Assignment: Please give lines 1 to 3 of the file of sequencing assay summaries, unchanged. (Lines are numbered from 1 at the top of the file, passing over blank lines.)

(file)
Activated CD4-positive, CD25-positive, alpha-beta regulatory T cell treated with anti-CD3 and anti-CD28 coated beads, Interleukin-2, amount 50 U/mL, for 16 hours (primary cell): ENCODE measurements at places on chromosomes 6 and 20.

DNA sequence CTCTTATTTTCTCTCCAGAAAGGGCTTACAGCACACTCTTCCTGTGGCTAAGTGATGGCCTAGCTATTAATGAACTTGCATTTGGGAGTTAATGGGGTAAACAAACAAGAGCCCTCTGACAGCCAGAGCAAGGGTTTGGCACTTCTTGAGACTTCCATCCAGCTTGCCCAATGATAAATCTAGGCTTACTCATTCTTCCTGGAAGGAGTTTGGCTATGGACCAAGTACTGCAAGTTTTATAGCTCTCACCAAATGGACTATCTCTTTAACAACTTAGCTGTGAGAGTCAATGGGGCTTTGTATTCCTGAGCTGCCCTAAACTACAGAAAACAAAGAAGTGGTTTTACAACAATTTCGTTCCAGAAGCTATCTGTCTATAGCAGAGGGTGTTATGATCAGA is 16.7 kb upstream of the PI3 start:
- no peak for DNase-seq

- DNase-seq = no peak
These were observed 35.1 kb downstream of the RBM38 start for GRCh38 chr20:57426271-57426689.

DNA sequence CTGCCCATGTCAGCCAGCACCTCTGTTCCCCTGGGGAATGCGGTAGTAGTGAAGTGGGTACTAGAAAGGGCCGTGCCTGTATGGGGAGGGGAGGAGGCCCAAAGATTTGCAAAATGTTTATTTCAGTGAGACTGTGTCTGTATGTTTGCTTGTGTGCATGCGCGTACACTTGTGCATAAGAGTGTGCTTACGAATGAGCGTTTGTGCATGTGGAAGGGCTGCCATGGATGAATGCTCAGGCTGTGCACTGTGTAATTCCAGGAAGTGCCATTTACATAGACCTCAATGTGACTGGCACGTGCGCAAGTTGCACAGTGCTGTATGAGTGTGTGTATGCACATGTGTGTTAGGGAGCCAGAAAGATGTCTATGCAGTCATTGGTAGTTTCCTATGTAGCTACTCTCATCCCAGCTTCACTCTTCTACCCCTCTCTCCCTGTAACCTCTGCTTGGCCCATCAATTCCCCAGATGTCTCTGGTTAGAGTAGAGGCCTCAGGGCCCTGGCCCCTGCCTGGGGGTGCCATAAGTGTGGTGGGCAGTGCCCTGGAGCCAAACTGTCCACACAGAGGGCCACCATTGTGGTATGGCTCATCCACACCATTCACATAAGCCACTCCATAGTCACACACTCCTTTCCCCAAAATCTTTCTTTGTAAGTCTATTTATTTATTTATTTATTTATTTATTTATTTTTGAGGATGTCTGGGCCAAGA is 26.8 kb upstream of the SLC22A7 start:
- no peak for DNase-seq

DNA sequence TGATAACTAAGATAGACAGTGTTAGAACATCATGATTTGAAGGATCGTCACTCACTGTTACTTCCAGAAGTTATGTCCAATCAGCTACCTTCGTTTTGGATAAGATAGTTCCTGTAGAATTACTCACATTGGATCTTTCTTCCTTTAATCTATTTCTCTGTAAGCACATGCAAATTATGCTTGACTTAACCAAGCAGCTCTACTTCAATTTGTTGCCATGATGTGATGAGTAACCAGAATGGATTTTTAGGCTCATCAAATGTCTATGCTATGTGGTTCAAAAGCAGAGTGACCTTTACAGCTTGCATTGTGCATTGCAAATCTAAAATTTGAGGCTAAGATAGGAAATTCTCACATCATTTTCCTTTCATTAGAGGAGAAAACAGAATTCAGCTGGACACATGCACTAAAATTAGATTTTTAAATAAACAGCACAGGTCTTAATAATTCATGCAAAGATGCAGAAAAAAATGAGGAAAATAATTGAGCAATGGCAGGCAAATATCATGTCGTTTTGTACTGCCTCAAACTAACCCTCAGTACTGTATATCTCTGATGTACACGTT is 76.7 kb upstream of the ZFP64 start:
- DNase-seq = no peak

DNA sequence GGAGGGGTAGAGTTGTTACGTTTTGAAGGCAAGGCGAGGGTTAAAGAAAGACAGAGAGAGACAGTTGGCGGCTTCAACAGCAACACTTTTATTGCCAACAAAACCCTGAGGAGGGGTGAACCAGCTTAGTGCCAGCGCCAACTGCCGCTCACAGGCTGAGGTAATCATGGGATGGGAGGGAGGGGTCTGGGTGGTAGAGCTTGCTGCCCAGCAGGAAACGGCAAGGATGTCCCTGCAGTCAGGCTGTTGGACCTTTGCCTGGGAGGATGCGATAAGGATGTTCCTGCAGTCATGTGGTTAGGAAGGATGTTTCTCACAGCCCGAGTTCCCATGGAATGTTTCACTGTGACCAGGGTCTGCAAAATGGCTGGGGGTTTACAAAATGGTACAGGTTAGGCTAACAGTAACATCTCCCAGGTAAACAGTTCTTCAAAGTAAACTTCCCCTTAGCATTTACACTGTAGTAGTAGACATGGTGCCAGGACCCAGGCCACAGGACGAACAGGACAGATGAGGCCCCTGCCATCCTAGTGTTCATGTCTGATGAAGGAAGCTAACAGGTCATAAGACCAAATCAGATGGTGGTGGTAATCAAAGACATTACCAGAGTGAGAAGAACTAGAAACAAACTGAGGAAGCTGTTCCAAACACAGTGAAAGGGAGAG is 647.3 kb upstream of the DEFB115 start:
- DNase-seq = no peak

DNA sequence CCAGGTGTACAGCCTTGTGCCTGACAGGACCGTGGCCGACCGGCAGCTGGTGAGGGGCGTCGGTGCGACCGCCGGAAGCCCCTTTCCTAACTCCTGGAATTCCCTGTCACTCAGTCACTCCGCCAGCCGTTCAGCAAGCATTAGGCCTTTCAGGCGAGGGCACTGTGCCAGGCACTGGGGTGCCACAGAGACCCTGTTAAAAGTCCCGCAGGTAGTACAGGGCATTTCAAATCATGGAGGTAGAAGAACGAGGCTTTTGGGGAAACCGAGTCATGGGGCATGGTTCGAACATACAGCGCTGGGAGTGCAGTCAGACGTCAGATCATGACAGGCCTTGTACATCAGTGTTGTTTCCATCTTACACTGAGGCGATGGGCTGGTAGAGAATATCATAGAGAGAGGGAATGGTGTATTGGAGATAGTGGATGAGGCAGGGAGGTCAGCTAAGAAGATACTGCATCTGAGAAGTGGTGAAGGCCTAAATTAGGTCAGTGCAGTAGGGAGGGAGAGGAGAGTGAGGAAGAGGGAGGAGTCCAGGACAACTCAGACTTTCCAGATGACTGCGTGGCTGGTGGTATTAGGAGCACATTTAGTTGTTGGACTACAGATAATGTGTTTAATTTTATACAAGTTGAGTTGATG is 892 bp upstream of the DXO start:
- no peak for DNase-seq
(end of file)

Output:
Activated CD4-positive, CD25-positive, alpha-beta regulatory T cell treated with anti-CD3 and anti-CD28 coated beads, Interleukin-2, amount 50 U/mL, for 16 hours (primary cell): ENCODE measurements at places on chromosomes 6 and 20.

DNA sequence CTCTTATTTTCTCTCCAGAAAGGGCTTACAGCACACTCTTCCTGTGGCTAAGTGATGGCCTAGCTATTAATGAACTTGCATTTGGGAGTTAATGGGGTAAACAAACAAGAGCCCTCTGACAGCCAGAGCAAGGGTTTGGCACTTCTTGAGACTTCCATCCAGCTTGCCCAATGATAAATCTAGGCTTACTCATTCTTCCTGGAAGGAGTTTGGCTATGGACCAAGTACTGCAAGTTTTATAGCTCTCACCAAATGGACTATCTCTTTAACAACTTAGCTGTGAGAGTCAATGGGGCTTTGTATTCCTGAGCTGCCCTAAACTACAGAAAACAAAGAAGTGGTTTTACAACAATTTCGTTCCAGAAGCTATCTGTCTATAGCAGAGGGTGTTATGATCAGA is 16.7 kb upstream of the PI3 start:
- no peak for DNase-seq